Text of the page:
House Hunting #30 – Various Artists #3


OK I gotta give my wallet a breather as crate crusading on a weekly basis ain’t cheap – supposed to be jettin’ to New York with the Mrs in a few months! So instead of me doin’ a Churchill and killin’ you with the date and pressing of a b-side non-entity, it’s that time again when I get the prime purveyors and serious selectors to wax lyrical about their fave House Hunting find. Forget the Juno charts and Discogs wantlists, time to reminisce about raiding the racks for that house Holy Grail or basement bargain dollar bin special…


About 10 years ago when back in my home environ of Leicester for the summer I checked out local indie/rock record shop ‘Rockaboom’ to see if I could score any decent slices of house wax. In raiding the racks I couldn’t believe I scoped a comp that featured house forefathers Kerri Chandler, Ron Hardy and Ron Trent – naturally bought on sight though later sold to track down those originals… Entitled ‘City To City’, this killer collection of house classics was compiled by DJ Deep aka Cyril Etienne, who has further released two more editions of the series celebrating house Holy Grails of yesteryear.

He has proved to be a prominent figure in the Parisian house scene and beyond in hosting shows on Radio FG and Radio Nova, supporting Laurent Garnier with his ‘Wake Up’ parties and running his own ‘Legends’ nights at the Rex Club, founding his choice ‘Deeply Rooted House’ imprint and ‘House Music Records’ label reissuing forgotten hallowed house 12”s from his vaults and launching the portable ‘DJR400’ rotary mixer that has revolutionised the industry and is the object of many a DJs desire. DJ Deep has also proved adept in the studio, with two records coming up on Berlin institution Tresor (collaborating with Romain Poncet as ‘Adventice’) plus releasing an EP on Ron Morelli’s L.I.E.S. imprint – have an exclusive listen here. Anyway to his House Hunting find and DJ Deep reminisces about a record that evokes that special feeling…


In today’s world almost every “hard to find” record is accessible, whether it be through Discogs, Youtube etc… Which means, you can at least hear those hard to find or hidden gems. As a vinyl junkie I am going to the record store almost every day, and I have witnessed in recent years the rise and explosion of House and Techno represses, a lot of personal favourites have been re-issued, tribute compilations, label retrospectives, you name it. This is great to a certain extent…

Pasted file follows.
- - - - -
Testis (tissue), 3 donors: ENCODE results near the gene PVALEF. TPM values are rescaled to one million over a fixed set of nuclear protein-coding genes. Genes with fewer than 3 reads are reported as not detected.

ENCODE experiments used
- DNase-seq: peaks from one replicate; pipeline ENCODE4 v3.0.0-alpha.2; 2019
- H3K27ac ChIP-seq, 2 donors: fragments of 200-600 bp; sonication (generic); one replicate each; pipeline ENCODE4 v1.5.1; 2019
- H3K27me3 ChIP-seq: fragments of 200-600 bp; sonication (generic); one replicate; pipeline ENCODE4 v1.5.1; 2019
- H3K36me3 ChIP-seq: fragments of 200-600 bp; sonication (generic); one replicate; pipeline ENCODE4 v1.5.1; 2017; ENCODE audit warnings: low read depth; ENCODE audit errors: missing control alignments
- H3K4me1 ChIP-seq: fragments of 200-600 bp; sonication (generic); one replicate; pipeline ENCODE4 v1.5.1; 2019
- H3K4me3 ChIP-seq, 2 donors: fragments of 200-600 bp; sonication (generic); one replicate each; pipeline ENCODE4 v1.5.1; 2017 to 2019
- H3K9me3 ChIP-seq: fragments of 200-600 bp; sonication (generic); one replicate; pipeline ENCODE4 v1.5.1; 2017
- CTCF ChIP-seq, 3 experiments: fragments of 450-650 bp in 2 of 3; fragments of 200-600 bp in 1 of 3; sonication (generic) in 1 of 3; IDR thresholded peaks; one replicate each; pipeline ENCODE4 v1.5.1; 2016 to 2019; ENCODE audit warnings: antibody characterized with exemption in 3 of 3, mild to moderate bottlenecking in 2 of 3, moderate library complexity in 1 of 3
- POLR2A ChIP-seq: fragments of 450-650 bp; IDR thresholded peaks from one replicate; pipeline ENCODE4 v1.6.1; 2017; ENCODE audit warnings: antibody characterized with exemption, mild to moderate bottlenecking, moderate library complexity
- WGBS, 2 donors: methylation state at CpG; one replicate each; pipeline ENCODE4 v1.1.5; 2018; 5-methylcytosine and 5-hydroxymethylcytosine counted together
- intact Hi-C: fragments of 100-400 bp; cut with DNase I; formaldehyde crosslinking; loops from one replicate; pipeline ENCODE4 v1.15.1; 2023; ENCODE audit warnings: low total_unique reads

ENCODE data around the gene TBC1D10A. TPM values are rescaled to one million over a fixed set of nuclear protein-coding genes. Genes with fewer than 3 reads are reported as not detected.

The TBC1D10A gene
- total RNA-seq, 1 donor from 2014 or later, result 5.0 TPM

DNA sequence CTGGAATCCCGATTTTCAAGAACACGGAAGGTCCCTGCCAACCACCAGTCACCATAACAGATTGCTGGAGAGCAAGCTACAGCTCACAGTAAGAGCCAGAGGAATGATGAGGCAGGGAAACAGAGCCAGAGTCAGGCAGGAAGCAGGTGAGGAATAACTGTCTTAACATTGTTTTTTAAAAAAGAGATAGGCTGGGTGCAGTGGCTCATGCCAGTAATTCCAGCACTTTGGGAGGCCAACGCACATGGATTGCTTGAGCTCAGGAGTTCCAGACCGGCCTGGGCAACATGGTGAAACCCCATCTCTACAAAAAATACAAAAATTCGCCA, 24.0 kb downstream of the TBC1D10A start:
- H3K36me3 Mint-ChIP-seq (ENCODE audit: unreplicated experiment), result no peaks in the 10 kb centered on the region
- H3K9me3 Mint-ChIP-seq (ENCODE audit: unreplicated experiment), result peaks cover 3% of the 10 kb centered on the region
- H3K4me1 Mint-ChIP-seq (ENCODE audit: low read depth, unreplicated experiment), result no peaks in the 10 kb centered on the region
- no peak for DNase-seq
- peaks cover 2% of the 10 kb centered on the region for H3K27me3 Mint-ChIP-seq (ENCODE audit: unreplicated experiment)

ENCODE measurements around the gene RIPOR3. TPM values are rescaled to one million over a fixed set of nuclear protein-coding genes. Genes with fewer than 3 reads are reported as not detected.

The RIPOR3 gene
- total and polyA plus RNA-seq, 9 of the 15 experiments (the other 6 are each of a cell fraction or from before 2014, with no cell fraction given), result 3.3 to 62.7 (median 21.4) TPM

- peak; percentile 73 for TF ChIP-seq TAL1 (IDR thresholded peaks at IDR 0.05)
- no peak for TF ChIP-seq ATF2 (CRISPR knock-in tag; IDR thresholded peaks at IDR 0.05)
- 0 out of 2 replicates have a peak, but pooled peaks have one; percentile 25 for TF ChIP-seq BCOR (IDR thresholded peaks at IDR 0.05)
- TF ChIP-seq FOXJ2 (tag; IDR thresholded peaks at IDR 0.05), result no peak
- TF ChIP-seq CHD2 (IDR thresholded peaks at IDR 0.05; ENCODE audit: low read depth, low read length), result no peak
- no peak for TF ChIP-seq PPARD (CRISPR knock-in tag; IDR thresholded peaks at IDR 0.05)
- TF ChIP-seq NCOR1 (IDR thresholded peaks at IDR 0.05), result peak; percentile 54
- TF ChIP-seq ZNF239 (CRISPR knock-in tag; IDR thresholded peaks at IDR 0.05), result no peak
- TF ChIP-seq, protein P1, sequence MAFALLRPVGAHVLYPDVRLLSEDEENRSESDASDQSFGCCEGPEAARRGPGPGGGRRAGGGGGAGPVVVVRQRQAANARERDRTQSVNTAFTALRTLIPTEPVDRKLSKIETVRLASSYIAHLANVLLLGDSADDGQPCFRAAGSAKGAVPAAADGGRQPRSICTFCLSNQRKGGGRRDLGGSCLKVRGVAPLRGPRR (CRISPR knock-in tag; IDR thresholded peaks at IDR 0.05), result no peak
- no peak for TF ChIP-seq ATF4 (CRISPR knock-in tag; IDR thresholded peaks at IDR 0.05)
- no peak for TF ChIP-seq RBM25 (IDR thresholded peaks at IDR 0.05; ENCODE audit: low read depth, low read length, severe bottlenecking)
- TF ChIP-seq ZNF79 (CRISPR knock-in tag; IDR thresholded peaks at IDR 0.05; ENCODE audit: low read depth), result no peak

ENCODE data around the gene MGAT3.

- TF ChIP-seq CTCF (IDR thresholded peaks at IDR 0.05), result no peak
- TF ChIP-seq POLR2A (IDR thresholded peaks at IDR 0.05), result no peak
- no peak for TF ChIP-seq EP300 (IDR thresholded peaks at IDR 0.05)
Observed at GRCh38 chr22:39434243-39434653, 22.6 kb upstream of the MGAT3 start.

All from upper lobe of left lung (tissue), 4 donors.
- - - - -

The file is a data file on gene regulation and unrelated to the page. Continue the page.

As a music lover I could not be happier that good music is available, especially when it was hard to find before.

I am not nostalgic of an era or jealous of having what some DJs consider ‘their’ secret weapons available for everybody.

I can only observe that re-issuing a record does not re-issue the culture that goes around it. I sometimes have the feeling that the context is sometimes almost as important as the record itself. In today’s world, I feel that artists, and more precisely in “our” field, DJs and musicians are key people to deliver a knowledge that could be accompanied by a transmission of a culture (everything that goes around the knowledge). I realise, as a DJ I have limited knowledge, and my vision of this culture is very subjective, it’s only “what I perceived and how I perceived it”, but I still feel it has some sort of value as I always stood for my passion against adversity. And I hope this can, on a small level of course, and only for what it is, be a source of inspiration for younger music fans.

I have been inspired by others through all my music life – Laurent Garnier, Saint Germain, Alex from Tokyo, DJ Gregory, Romain BNO, Dj Gilb’r, Loik from Radio Nova, Dino and Terry, Kerri Chandler, Frankie Feliciano, Joe Claussell, Derrick May, Carl Craig, Stacey Pullen, Mad Mike Banks, Jeff Mills, etc… Being so inspired by their music, and also admiring each of their personal way of living their music.